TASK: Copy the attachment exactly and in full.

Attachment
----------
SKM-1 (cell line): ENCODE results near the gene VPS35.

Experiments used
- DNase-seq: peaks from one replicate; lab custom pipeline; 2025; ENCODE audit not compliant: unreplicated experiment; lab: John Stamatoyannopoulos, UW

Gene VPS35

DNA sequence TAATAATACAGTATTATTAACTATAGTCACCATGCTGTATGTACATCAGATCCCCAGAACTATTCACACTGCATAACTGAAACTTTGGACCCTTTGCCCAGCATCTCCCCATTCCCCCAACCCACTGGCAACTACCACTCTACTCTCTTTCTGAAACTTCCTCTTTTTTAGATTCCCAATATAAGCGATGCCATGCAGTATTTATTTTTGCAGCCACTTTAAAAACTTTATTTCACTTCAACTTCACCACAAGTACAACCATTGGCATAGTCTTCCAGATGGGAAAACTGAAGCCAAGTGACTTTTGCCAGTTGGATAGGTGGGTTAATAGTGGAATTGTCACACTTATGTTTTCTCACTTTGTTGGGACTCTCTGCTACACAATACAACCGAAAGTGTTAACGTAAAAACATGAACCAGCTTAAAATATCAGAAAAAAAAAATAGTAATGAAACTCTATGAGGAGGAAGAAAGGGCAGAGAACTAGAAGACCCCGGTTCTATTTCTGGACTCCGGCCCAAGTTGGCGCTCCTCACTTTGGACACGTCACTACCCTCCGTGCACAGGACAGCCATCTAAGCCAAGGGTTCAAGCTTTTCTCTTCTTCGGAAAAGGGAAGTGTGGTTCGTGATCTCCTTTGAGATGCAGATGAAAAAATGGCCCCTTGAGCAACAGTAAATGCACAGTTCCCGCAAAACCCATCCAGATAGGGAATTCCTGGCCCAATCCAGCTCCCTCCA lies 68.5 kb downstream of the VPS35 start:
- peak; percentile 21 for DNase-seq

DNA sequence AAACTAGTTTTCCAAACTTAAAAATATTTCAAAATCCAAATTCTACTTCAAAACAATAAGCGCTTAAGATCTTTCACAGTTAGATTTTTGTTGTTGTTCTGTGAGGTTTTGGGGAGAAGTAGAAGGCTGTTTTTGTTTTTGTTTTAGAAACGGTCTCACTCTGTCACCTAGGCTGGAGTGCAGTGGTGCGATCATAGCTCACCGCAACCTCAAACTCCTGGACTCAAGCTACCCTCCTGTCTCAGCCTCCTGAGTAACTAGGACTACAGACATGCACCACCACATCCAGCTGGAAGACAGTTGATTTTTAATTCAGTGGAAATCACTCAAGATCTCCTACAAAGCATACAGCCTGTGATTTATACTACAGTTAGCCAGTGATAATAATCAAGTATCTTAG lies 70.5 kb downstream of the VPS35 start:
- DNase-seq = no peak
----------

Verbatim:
SKM-1 (cell line): ENCODE results near the gene VPS35.

Experiments used
- DNase-seq: peaks from one replicate; lab custom pipeline; 2025; ENCODE audit not compliant: unreplicated experiment; lab: John Stamatoyannopoulos, UW

Gene VPS35

DNA sequence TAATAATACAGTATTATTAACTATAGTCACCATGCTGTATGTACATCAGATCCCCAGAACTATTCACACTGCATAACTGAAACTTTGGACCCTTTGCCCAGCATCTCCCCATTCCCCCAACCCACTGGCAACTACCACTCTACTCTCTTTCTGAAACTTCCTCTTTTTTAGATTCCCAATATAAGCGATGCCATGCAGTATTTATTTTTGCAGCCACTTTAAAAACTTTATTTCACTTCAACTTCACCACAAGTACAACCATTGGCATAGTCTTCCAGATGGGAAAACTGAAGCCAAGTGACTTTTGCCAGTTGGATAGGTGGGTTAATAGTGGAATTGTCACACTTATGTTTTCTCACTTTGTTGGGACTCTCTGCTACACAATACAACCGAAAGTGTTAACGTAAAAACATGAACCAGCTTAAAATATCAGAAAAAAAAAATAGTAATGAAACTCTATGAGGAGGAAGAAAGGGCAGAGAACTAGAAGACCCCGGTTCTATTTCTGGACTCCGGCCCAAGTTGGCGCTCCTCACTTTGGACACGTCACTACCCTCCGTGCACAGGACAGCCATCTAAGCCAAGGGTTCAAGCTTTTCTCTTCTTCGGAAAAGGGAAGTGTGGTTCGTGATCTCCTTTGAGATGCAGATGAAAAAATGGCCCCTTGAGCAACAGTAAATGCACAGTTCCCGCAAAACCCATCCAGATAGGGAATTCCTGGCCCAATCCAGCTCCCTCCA lies 68.5 kb downstream of the VPS35 start:
- peak; percentile 21 for DNase-seq

DNA sequence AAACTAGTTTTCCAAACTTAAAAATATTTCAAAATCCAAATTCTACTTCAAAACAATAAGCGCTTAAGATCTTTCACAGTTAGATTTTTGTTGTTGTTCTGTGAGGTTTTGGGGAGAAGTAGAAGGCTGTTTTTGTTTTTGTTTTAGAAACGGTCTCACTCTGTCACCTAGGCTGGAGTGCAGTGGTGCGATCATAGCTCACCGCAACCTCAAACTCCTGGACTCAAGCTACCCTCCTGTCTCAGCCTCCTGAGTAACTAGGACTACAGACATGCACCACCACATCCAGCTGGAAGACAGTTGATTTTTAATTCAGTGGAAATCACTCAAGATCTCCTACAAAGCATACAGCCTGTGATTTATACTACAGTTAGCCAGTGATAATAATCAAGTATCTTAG lies 70.5 kb downstream of the VPS35 start:
- DNase-seq = no peak